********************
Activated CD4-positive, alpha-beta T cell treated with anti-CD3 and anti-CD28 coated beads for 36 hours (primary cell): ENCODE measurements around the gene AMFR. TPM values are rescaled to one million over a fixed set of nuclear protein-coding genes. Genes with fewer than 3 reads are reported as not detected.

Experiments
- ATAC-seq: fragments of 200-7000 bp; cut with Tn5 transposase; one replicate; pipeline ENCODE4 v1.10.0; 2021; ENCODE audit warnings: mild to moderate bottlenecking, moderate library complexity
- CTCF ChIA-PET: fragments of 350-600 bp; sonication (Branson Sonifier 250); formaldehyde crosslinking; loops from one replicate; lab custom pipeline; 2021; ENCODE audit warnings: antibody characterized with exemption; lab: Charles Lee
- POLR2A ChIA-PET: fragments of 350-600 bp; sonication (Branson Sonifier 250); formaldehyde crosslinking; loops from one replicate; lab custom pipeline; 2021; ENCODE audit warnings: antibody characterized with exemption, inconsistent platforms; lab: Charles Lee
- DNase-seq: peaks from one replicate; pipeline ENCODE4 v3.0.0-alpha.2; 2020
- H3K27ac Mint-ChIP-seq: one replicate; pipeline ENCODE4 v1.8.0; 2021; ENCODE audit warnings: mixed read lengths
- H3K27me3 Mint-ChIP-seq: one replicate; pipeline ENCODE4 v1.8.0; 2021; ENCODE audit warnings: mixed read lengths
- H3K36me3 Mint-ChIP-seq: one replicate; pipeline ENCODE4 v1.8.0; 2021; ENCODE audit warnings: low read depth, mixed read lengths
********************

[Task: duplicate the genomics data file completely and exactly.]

Activated CD4-positive, alpha-beta T cell treated with anti-CD3 and anti-CD28 coated beads for 36 hours (primary cell): ENCODE measurements around the gene AMFR. TPM values are rescaled to one million over a fixed set of nuclear protein-coding genes. Genes with fewer than 3 reads are reported as not detected.

Experiments
- ATAC-seq: fragments of 200-7000 bp; cut with Tn5 transposase; one replicate; pipeline ENCODE4 v1.10.0; 2021; ENCODE audit warnings: mild to moderate bottlenecking, moderate library complexity
- CTCF ChIA-PET: fragments of 350-600 bp; sonication (Branson Sonifier 250); formaldehyde crosslinking; loops from one replicate; lab custom pipeline; 2021; ENCODE audit warnings: antibody characterized with exemption; lab: Charles Lee
- POLR2A ChIA-PET: fragments of 350-600 bp; sonication (Branson Sonifier 250); formaldehyde crosslinking; loops from one replicate; lab custom pipeline; 2021; ENCODE audit warnings: antibody characterized with exemption, inconsistent platforms; lab: Charles Lee
- DNase-seq: peaks from one replicate; pipeline ENCODE4 v3.0.0-alpha.2; 2020
- H3K27ac Mint-ChIP-seq: one replicate; pipeline ENCODE4 v1.8.0; 2021; ENCODE audit warnings: mixed read lengths
- H3K27me3 Mint-ChIP-seq: one replicate; pipeline ENCODE4 v1.8.0; 2021; ENCODE audit warnings: mixed read lengths
- H3K36me3 Mint-ChIP-seq: one replicate; pipeline ENCODE4 v1.8.0; 2021; ENCODE audit warnings: low read depth, mixed read lengths